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Where the word ghetto comes from

How the word ghetto became synonymous with segregation

June 24, 2024

The term "ghetto" finds its linguistic roots in Venice, Italy, tracing back to the Venetian dialect word "ghèto," meaning 'foundry.' The origin of the word has then nothing negative.


In 1516, the Venetian Republic established the world's first ghetto in the Cannaregio district, confining Jewish residents to that designated area.
The intent was to segregate and control the Jewish population, a practice that later spread to other European cities.

 
As the concept of ghettos expanded, they became synonymous with enforced segregation.

During the Counter-Reformation, Pope Paul IV implemented similar measures in Rome, and ghettos emerged in cities like Florence, Bologna, and Padua.
This institutionalized discrimination persisted for centuries.


The Jewish Ghetto of Verona, established in 1599, reflects this historical pattern.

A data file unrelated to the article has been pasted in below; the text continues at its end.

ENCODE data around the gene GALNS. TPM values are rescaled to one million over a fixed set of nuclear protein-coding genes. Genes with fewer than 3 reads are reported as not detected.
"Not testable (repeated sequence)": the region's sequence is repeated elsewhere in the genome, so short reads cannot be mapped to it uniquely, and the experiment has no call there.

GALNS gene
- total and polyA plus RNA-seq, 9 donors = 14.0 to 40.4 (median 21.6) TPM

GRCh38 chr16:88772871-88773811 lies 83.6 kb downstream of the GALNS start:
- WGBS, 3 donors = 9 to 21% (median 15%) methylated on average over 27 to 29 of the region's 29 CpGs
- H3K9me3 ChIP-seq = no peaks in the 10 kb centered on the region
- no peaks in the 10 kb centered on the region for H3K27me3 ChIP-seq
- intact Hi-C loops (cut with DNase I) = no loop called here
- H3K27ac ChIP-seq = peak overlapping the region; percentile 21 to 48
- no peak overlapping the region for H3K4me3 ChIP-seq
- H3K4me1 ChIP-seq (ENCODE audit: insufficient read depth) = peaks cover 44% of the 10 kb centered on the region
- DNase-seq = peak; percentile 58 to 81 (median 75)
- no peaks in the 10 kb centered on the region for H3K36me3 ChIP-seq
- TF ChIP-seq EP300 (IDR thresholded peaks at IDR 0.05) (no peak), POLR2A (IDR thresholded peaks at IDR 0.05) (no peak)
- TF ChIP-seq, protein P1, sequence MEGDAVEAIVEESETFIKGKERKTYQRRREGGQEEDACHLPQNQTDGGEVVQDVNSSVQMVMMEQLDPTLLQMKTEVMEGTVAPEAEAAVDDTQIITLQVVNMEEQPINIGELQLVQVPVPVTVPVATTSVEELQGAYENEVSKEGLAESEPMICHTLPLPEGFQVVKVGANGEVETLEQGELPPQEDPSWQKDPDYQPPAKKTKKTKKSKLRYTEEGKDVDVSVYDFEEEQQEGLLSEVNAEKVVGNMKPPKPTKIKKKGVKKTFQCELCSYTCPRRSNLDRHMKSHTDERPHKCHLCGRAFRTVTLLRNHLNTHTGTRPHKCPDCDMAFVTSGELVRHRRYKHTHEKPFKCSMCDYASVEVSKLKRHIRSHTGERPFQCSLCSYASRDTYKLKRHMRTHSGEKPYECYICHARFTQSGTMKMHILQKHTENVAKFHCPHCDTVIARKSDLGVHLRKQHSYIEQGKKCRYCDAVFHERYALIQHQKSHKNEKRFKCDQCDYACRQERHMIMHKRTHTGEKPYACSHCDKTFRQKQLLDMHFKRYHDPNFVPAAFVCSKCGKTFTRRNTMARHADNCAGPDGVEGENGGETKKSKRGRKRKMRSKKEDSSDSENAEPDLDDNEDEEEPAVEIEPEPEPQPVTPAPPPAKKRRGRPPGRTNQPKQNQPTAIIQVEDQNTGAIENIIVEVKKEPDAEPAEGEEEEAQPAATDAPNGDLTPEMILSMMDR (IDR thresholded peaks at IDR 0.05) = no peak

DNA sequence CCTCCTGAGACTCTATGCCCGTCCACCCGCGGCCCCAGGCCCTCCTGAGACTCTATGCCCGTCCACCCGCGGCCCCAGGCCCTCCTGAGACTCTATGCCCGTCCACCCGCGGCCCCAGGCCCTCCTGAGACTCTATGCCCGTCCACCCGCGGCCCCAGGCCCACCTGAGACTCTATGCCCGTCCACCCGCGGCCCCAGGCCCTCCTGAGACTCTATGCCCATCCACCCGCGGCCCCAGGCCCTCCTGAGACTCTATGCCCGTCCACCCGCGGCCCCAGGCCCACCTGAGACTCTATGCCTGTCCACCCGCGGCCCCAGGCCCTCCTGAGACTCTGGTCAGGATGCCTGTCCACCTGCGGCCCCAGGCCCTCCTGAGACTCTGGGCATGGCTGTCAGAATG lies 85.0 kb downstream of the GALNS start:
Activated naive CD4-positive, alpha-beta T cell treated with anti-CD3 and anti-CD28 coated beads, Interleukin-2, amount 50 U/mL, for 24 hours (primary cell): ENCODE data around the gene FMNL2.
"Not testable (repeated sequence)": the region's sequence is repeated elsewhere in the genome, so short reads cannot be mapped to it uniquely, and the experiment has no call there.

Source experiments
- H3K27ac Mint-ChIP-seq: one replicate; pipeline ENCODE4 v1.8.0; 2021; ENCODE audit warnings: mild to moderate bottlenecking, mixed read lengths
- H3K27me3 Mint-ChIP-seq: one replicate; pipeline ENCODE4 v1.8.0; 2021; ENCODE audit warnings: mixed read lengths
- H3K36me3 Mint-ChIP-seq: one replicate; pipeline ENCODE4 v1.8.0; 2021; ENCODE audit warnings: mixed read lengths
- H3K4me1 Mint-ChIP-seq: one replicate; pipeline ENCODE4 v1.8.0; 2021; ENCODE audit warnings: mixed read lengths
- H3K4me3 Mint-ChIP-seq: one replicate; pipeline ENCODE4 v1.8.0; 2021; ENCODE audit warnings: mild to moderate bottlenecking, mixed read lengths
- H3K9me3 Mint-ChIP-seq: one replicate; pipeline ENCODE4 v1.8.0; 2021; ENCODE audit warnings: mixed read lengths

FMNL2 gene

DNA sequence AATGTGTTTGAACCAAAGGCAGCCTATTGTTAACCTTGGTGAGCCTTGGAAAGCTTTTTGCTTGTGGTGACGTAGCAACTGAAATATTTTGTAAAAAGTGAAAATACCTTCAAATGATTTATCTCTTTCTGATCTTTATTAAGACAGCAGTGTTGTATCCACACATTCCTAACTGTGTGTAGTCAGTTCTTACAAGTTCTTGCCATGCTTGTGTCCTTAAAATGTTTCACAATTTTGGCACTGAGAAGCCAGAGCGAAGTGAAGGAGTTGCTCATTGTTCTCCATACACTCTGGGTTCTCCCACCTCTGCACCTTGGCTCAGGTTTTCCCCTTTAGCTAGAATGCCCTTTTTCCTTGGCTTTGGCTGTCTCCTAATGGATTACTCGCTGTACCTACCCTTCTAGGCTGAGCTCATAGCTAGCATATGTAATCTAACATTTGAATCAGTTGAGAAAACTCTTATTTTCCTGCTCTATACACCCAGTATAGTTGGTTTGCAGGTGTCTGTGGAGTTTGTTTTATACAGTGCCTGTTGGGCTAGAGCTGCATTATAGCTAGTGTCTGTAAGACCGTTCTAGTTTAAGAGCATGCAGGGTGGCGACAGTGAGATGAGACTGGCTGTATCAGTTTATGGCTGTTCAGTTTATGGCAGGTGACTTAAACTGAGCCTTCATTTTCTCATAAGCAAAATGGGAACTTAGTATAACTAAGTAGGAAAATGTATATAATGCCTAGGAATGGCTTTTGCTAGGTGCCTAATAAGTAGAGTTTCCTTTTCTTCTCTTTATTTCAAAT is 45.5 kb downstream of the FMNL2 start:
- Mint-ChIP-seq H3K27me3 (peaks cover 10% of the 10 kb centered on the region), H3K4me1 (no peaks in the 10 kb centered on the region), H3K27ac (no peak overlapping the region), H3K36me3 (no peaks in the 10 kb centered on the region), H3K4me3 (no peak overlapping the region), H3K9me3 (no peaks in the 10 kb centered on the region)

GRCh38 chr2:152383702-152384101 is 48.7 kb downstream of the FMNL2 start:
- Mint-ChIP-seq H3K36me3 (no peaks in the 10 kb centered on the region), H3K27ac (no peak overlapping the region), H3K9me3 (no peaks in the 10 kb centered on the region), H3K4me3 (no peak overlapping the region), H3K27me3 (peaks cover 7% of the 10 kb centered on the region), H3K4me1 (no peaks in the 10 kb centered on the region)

Despite Italy's unification in the 19th century, the ghetto of Verona continued to exist until 1866.
The bronze bar that now lies  where the walls that once confined the Jewish community stood, is as a poignant reminder of a complex past.

Today, the area preserves its rich history, with a synagogue offering insight into the challenges faced by the Jewish population over the centuries.

The Jewish district of Verona encapsulates this narrative, standing as both a testament to resilience and a symbol of the ongoing quest for inclusion and understanding.

 Take a tour with us to discover the landmarks of the Jewish Heritage in Verona.

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